Legal Law

1st Circ. Competitors ban in opposition to dismissed and reinstated staff not enforceable


Given the COVID-19 pandemic, many employers have been forced to layoffs as companies have been shut down according to local accommodation regulations, and have subsequently recruited workers as the restrictions on lifting have been lifted. A concern that employers should take into account is how the layoffs and later hiring of workers affect the enforceability of previously agreed restrictive pact agreements.

On June 2, 2020, the United States Court of Appeal for the First Circuit (the "First Circuit") gave the unsuspecting employer some clues and a warning story. In the Russomano v Novo Nordisk case, the First Circuit upheld a district court ruling that prevented the pharmaceutical company Novo Nordisk Inc. from enforcing a confidentiality and non-competition agreement it had with the recently dismissed and reinstated employee Thomas Russomano leaving the Company for a competing company. Novo Nordisk tried to enforce the agreement signed with Russomano prior to his brief interruption of the company to prohibit him from working for a competitor and disclosing certain confidential information.

Russomano first came to Novo Nordisk in January 2016 and signed a confidentiality and non-competition agreement as a condition of his employment. Russomano was released in November of this year, but was reinstated in December 2016 and signed a new ban on confidentiality and competition. Then, in June 2018, a similar series of events happened. Russomano was informed that his employment "will end with effect from August 3, 2018", but three days later he was transferred to a new position with the start date August 6, 2018, but did not have to sign a new confidentiality and non-competition agreement.

Russomano resigned from Novo Nordisk in January 2020. When Russomano was preparing to take up his new position, he filed a lawsuit against Novo Nordisk after refusing not to enforce the non-competition clause. Novo Nordisk brought the case to the federal court, filing a breach of contract, unfair competition, and misappropriation of counterclaims against commercial secrets, as well as an injunction and injunction. Novo Nordisk argued that the non-disclosure agreement and non-competition agreement that Russomano signed when he was reinstated in 2016 remained in force since he continued to work for the company until he resigned in January 2020. The district court rejected the application and found that Novo Nordisk was unlikely to be successful in the matter.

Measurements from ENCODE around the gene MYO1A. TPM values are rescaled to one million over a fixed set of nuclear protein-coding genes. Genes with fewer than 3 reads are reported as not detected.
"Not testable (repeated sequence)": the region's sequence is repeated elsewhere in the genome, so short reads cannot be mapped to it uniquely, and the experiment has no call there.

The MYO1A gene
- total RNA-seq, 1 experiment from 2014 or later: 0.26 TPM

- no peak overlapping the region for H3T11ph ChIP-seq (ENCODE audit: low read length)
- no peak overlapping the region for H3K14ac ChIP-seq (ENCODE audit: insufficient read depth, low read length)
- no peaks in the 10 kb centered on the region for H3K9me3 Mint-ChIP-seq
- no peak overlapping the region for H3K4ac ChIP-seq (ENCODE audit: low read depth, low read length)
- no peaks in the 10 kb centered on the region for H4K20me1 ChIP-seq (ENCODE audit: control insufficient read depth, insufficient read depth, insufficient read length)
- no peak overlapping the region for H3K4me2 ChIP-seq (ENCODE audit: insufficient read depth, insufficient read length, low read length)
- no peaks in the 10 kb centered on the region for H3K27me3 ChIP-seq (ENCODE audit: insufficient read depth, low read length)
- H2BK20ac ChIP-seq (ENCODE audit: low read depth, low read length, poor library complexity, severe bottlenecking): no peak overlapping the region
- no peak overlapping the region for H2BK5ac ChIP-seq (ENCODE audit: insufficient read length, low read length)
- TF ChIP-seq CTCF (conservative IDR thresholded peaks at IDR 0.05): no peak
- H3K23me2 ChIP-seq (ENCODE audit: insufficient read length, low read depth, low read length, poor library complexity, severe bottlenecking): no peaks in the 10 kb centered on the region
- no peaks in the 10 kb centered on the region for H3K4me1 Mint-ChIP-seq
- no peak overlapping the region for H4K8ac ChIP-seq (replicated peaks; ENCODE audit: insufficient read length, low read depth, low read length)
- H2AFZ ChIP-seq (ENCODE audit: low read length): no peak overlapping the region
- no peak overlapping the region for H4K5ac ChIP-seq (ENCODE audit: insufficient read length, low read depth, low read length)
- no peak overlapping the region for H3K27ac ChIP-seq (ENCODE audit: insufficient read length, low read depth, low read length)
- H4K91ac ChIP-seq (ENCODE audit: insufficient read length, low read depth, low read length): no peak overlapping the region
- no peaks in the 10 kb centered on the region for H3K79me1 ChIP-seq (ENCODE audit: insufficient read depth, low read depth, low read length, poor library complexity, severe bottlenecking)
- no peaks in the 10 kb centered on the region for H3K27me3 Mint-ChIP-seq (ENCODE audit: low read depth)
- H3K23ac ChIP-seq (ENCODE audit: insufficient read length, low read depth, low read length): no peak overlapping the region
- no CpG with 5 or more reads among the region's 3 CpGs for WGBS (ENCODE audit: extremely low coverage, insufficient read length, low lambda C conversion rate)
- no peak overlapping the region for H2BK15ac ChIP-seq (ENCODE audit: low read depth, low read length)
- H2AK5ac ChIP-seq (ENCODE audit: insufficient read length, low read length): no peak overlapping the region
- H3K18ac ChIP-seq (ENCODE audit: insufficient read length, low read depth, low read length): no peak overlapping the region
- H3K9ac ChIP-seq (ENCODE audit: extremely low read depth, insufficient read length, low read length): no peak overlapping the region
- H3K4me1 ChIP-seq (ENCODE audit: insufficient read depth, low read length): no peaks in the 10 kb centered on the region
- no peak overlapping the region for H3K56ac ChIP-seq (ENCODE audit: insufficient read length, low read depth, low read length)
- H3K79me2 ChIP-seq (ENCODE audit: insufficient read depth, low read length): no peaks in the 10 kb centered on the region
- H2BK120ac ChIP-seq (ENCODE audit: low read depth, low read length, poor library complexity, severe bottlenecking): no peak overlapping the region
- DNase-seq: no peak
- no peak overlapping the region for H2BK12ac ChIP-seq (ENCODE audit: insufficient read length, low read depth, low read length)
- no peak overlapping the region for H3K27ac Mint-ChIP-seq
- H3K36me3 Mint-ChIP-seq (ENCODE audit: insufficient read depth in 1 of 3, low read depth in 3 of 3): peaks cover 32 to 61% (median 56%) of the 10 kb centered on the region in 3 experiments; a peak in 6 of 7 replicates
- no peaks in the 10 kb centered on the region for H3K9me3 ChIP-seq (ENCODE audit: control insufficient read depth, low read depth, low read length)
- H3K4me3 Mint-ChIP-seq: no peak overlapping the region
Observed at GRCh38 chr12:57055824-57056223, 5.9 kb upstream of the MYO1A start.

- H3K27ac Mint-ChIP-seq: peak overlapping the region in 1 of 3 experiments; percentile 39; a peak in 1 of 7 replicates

In the appeal process, the First Circuit upheld the District Court's ruling and found that the District Court was not wrong to conclude that Novo Nordisk's letter of termination from June 2018 was clear and that Russomano's appointment ended on August 3, 2018. Novo Nordisk, however, argued that this was not the case with Russomano being fired, but instead moving him to another position in the company. The court ruled that the language was clear and unambiguous in the June 2018 letter of dismissal and in the subsequent letter of reinstatement.

While the factual situation determines the enforceability of restrictive agreements after the termination of the employment relationship, Russomano's teaching against Novo Nordisk is revealing for all employers. Employers should not assume that a reinstated or dismissed worker is bound by the post-employment restrictive agreements signed prior to their dismissal or termination. If the COVID-19 restrictions are lifted and companies continue to reopen, employers are advised to evaluate the restrictive agreements of each employee who is reinstated or recalled after the termination of the employment relationship and, if necessary, a new agreement on restrictive contracts after the termination of the service after such service interruptions Sign employment relationship. Employers who have questions regarding the application of restrictive post-employment agreements should contact an experienced employment counselor.

As you know, things change quickly and there is a lack of clear authority or clear rules for implementation. This article is not intended as a clear, unified guide, but represents our interpretation of the current and general state of affairs. This article does not address the potential impact of the numerous other local, state, and state orders issued in response to the COVID 19 pandemic, including, without limitation, the potential liability in the event of an employee becoming ill, Pay for family vacation or illness requirements and other issues.

Sheppard Mullin endeavors to provide employers with updated information on COVID-19 and its effects on the workplace. Learn about the legal implications of Sheppard Mullin's Coronavirus Insights portal, which now summarizes the company's various COVID-19 blog posts.

* Jamie Moelis is a legal trainee in the work and employment group.



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